The Southwestern Historical Quarterly, Volume 86, July 1982 - April, 1983

Book Reviews

These problems aside, Rosenbaum's research into the New Mexico
territorial situation of the late nineteenth century is impressive. His
chapters on the Maxwell Land Grant and San Miguel County leave
one with an appreciation for the complexity of the Chicano past.
Houston Metropolitan Research Center THOMAS H. KRENECK
The Compassionate Samaritan: The Life of Lyndon Baines Johnson.
By Philip Reed Rulon. (Chicago: Nelson Hall, 1981. pp. xv+348.
Foreword, preface, photographs, notes, bibliography, index.
$21.95, cloth; $10.95, paper.)
Rulon's study of Lyndon B. Johnson claims at once to be a fully
rounded biography and an analysis that concentrates on Johnson's
educational goals, legislation, and programs. The result is a reasonably
credible marriage of these genres, but at a level of generalization that
attempts both too much and too little. The Compassionate Samaritan
attempts too much because, as a biography, it is competing with at
least twenty published biographies, memoirs, or journalistic book-
length studies of Johnson that vary widely in credibility and utility,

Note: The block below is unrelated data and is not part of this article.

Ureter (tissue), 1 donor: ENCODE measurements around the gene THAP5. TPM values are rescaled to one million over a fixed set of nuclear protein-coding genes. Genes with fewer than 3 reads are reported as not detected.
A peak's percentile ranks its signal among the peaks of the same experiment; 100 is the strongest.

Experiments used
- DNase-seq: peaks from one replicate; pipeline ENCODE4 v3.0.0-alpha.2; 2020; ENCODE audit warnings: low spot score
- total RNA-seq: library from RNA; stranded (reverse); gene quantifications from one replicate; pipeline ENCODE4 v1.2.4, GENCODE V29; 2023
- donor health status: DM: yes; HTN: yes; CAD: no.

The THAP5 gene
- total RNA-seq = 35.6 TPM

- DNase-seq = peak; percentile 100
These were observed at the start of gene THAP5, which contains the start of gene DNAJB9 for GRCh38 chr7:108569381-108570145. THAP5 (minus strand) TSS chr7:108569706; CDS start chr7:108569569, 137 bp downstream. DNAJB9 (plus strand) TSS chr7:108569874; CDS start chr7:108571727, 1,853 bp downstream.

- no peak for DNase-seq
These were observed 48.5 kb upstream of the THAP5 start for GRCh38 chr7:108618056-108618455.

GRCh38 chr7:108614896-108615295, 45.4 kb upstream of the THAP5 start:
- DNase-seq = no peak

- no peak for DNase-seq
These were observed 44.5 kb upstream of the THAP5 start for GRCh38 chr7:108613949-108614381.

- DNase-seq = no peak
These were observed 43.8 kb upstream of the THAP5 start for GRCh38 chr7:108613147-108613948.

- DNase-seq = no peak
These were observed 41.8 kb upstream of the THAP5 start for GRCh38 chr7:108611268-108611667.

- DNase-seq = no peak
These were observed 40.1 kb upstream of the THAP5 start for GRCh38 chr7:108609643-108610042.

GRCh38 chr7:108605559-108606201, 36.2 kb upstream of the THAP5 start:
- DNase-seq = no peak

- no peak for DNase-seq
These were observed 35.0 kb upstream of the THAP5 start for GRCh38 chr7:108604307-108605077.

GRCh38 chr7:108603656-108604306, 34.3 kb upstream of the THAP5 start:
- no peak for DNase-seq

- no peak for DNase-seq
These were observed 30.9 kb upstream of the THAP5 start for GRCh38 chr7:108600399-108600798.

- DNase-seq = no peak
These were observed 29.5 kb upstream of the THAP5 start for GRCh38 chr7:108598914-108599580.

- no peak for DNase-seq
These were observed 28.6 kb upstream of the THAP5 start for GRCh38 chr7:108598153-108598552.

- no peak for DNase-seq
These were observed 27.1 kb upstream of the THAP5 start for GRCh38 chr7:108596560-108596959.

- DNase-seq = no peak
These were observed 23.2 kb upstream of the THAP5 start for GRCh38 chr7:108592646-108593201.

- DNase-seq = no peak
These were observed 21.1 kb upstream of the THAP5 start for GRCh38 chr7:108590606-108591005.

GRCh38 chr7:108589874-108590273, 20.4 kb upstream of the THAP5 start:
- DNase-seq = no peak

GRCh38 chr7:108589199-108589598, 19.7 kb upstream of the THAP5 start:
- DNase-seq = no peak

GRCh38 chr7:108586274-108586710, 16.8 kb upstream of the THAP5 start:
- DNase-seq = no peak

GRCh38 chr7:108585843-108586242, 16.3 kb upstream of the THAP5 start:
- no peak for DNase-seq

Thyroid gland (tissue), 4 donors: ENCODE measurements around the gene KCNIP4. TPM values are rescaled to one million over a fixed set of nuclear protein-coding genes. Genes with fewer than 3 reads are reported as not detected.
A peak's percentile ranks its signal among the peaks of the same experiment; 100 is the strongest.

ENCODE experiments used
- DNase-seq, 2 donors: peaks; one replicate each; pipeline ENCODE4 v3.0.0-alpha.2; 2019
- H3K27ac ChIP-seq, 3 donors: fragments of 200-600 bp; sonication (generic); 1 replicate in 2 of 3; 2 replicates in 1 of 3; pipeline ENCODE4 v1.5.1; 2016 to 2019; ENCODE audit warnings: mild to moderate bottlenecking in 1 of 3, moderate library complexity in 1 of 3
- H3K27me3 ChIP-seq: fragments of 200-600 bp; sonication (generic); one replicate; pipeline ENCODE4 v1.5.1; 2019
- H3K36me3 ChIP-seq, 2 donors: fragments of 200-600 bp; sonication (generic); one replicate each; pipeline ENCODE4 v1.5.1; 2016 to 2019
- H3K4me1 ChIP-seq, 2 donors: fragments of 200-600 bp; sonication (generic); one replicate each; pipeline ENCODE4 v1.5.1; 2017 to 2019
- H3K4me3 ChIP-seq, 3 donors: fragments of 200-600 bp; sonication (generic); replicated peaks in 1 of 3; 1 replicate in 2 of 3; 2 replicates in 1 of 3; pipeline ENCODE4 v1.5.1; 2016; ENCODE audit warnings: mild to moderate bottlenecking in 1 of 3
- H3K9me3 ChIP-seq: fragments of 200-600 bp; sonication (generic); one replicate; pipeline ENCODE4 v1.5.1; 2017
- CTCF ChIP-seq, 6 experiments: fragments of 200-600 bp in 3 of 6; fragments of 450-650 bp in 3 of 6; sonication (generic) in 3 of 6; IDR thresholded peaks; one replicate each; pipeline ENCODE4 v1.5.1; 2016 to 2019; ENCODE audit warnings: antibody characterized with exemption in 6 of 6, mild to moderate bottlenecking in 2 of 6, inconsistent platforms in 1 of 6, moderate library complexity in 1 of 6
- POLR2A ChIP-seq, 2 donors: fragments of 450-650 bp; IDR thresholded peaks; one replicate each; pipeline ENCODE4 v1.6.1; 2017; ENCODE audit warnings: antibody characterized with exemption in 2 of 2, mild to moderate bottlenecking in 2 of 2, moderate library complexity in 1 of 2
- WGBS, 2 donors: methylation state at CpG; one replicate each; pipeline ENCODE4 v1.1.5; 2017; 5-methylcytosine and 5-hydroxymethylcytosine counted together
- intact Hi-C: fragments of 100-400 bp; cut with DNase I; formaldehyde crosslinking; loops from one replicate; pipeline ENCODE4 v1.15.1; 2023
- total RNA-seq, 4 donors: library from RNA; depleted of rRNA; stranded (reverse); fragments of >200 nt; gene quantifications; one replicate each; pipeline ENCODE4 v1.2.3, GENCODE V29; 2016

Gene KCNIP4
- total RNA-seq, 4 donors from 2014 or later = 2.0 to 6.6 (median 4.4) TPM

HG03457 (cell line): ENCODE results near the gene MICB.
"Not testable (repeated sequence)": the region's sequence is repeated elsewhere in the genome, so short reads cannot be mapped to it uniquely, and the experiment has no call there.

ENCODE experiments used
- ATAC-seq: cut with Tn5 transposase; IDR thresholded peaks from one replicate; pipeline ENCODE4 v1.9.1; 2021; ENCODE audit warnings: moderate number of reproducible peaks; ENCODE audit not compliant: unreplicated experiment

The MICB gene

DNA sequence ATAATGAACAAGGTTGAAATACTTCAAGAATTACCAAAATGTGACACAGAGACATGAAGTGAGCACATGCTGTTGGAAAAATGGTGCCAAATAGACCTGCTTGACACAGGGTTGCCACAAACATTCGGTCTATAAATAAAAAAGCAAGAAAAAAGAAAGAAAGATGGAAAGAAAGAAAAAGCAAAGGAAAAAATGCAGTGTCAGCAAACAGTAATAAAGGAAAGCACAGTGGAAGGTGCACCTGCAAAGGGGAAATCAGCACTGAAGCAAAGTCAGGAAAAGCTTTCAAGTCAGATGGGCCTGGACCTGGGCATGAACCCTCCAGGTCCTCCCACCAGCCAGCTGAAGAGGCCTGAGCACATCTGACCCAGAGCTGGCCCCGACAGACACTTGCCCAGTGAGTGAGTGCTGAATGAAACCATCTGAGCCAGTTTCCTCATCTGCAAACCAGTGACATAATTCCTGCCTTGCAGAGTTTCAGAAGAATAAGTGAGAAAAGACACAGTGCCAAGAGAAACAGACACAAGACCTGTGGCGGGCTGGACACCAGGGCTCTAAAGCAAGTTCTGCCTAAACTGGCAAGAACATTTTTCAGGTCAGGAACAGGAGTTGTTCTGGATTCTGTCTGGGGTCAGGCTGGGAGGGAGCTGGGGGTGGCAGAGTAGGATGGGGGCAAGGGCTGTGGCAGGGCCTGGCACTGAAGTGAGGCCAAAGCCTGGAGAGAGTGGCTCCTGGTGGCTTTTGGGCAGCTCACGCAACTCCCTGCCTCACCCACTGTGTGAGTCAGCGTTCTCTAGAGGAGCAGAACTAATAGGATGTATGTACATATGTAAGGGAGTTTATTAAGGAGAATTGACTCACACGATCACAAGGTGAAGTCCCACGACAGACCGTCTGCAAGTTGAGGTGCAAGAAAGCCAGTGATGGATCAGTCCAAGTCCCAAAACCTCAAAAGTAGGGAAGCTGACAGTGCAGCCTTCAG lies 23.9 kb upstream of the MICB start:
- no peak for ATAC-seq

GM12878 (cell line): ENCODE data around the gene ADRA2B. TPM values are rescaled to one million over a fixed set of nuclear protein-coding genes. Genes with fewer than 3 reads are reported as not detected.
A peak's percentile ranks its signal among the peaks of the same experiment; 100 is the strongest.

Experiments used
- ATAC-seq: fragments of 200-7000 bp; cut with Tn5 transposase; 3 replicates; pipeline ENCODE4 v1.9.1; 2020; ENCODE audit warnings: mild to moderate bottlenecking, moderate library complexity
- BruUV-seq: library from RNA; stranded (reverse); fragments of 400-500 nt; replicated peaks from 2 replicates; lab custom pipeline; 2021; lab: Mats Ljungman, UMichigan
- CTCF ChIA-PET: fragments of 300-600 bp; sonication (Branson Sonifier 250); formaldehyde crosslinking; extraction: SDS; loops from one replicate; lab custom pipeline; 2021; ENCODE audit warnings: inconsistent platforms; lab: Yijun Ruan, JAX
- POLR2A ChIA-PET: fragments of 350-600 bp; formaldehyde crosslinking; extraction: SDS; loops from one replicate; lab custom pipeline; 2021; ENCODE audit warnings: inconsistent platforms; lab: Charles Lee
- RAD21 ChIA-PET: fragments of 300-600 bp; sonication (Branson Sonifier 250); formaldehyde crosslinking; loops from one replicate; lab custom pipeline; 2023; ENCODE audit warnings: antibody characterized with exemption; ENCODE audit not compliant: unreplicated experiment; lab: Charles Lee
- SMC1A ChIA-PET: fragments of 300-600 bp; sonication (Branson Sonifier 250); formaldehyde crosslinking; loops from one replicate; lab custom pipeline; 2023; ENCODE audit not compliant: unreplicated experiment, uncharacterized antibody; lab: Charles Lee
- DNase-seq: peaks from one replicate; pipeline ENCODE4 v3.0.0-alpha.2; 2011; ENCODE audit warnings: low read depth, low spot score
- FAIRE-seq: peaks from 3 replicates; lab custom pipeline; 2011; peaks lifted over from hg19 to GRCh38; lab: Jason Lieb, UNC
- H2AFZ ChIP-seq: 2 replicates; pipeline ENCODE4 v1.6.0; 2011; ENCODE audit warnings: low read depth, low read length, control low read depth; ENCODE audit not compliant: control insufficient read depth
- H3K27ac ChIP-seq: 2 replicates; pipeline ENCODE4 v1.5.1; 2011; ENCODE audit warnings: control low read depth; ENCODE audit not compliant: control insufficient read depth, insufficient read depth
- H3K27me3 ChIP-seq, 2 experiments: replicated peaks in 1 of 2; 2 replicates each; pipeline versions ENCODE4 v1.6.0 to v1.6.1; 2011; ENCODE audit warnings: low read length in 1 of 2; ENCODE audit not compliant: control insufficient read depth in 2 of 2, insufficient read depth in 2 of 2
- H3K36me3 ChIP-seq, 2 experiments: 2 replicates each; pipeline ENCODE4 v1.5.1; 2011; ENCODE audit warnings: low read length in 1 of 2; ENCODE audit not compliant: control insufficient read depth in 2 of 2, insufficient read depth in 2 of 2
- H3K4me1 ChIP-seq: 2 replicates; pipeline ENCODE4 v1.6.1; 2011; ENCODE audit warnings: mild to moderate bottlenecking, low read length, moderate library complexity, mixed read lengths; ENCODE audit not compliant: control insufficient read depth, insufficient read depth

but that total some 6,00o pages and leave very little that is new for
Rulon's 312 pages to reveal to us.
Yet too little is attempted for the study of educational policy be-
cause Rulons' limited use of the archival evidence and his apparent
ignorance of important secondary literature do not produce a firm
grasp of the complex process of legislative agenda formulation. Instead
we get a narrative of presidential speeches and statements, and a series
of education-related acts of Congress. Rulon's bibliography lists the
papers of Johnson and of S. Douglass Cater, Richard N. Goodwin, and
Mike Manatos (an odd choice, as Manatos was Lawrence O'Brien's
vote-counter for the Senate, and had almost no substantive policy role
in education or anything else), but not those of Bill D. Moyers, Joseph
A. Califano, or James Gaither; his oral histories list Gaither and
Francis Keppel, but not Harold Howe, Wilbur J. Cohen, Samuel W.
Halperin, and so on. As for the secondary literature, the author out-
lines the most visible activities of the task forces on education, but
seems unaware of the theoretical and empirical literature on task forc-
ing, especially the work of Norman C. Thomas. Nor is there any ref-
erence to the major books on national education policy by Stephen K.
Bailey, Edith K. Mosher, Eugene Eidenberg, and Roy D. Morey.
Hence there is little systemic connection of educational policy and

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Texas State Historical Association. The Southwestern Historical Quarterly, Volume 86, July 1982 - April, 1983. Austin, Texas. The Portal to Texas History. http://texashistory.unt.edu/ark:/67531/metapth101209/. Accessed October 30, 2014.